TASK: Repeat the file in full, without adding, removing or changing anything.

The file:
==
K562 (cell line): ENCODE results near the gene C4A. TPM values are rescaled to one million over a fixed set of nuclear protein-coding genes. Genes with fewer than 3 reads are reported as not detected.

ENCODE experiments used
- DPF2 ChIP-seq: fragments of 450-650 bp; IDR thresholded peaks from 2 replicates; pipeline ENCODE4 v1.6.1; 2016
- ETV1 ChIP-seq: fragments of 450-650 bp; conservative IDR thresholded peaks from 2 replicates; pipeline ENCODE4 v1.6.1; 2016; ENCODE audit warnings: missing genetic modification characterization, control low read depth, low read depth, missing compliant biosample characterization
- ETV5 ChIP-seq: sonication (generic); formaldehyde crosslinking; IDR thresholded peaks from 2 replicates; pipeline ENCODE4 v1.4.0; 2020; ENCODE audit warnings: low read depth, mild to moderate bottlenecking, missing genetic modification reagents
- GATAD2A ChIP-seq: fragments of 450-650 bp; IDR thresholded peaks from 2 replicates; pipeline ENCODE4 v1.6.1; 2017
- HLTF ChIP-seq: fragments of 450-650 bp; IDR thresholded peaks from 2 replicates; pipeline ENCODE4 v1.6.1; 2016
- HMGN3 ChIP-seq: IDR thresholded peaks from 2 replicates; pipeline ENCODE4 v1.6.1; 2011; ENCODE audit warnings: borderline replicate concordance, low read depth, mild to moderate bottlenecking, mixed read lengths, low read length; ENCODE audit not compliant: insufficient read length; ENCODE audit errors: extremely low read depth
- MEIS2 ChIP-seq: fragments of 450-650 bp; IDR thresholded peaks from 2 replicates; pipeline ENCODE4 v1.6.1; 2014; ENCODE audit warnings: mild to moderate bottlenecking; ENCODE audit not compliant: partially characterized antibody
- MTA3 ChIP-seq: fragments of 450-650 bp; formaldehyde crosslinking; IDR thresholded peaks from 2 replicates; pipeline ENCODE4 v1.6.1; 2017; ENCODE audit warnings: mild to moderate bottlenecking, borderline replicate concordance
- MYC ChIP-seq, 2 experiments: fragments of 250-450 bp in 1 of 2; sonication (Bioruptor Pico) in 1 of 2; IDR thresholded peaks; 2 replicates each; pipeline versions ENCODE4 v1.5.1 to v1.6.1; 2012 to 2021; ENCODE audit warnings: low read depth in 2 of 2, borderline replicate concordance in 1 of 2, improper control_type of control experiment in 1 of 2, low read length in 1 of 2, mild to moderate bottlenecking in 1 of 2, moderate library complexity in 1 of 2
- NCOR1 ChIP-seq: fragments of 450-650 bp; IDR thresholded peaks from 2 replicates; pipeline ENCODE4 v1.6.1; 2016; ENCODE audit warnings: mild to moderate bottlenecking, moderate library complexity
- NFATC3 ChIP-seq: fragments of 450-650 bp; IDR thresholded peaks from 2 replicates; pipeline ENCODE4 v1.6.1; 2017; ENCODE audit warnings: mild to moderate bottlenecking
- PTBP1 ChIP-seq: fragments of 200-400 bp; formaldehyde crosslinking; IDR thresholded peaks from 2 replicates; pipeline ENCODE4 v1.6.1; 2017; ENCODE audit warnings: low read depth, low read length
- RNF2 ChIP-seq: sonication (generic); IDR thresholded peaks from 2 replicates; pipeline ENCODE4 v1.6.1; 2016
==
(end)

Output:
K562 (cell line): ENCODE results near the gene C4A. TPM values are rescaled to one million over a fixed set of nuclear protein-coding genes. Genes with fewer than 3 reads are reported as not detected.

ENCODE experiments used
- DPF2 ChIP-seq: fragments of 450-650 bp; IDR thresholded peaks from 2 replicates; pipeline ENCODE4 v1.6.1; 2016
- ETV1 ChIP-seq: fragments of 450-650 bp; conservative IDR thresholded peaks from 2 replicates; pipeline ENCODE4 v1.6.1; 2016; ENCODE audit warnings: missing genetic modification characterization, control low read depth, low read depth, missing compliant biosample characterization
- ETV5 ChIP-seq: sonication (generic); formaldehyde crosslinking; IDR thresholded peaks from 2 replicates; pipeline ENCODE4 v1.4.0; 2020; ENCODE audit warnings: low read depth, mild to moderate bottlenecking, missing genetic modification reagents
- GATAD2A ChIP-seq: fragments of 450-650 bp; IDR thresholded peaks from 2 replicates; pipeline ENCODE4 v1.6.1; 2017
- HLTF ChIP-seq: fragments of 450-650 bp; IDR thresholded peaks from 2 replicates; pipeline ENCODE4 v1.6.1; 2016
- HMGN3 ChIP-seq: IDR thresholded peaks from 2 replicates; pipeline ENCODE4 v1.6.1; 2011; ENCODE audit warnings: borderline replicate concordance, low read depth, mild to moderate bottlenecking, mixed read lengths, low read length; ENCODE audit not compliant: insufficient read length; ENCODE audit errors: extremely low read depth
- MEIS2 ChIP-seq: fragments of 450-650 bp; IDR thresholded peaks from 2 replicates; pipeline ENCODE4 v1.6.1; 2014; ENCODE audit warnings: mild to moderate bottlenecking; ENCODE audit not compliant: partially characterized antibody
- MTA3 ChIP-seq: fragments of 450-650 bp; formaldehyde crosslinking; IDR thresholded peaks from 2 replicates; pipeline ENCODE4 v1.6.1; 2017; ENCODE audit warnings: mild to moderate bottlenecking, borderline replicate concordance
- MYC ChIP-seq, 2 experiments: fragments of 250-450 bp in 1 of 2; sonication (Bioruptor Pico) in 1 of 2; IDR thresholded peaks; 2 replicates each; pipeline versions ENCODE4 v1.5.1 to v1.6.1; 2012 to 2021; ENCODE audit warnings: low read depth in 2 of 2, borderline replicate concordance in 1 of 2, improper control_type of control experiment in 1 of 2, low read length in 1 of 2, mild to moderate bottlenecking in 1 of 2, moderate library complexity in 1 of 2
- NCOR1 ChIP-seq: fragments of 450-650 bp; IDR thresholded peaks from 2 replicates; pipeline ENCODE4 v1.6.1; 2016; ENCODE audit warnings: mild to moderate bottlenecking, moderate library complexity
- NFATC3 ChIP-seq: fragments of 450-650 bp; IDR thresholded peaks from 2 replicates; pipeline ENCODE4 v1.6.1; 2017; ENCODE audit warnings: mild to moderate bottlenecking
- PTBP1 ChIP-seq: fragments of 200-400 bp; formaldehyde crosslinking; IDR thresholded peaks from 2 replicates; pipeline ENCODE4 v1.6.1; 2017; ENCODE audit warnings: low read depth, low read length
- RNF2 ChIP-seq: sonication (generic); IDR thresholded peaks from 2 replicates; pipeline ENCODE4 v1.6.1; 2016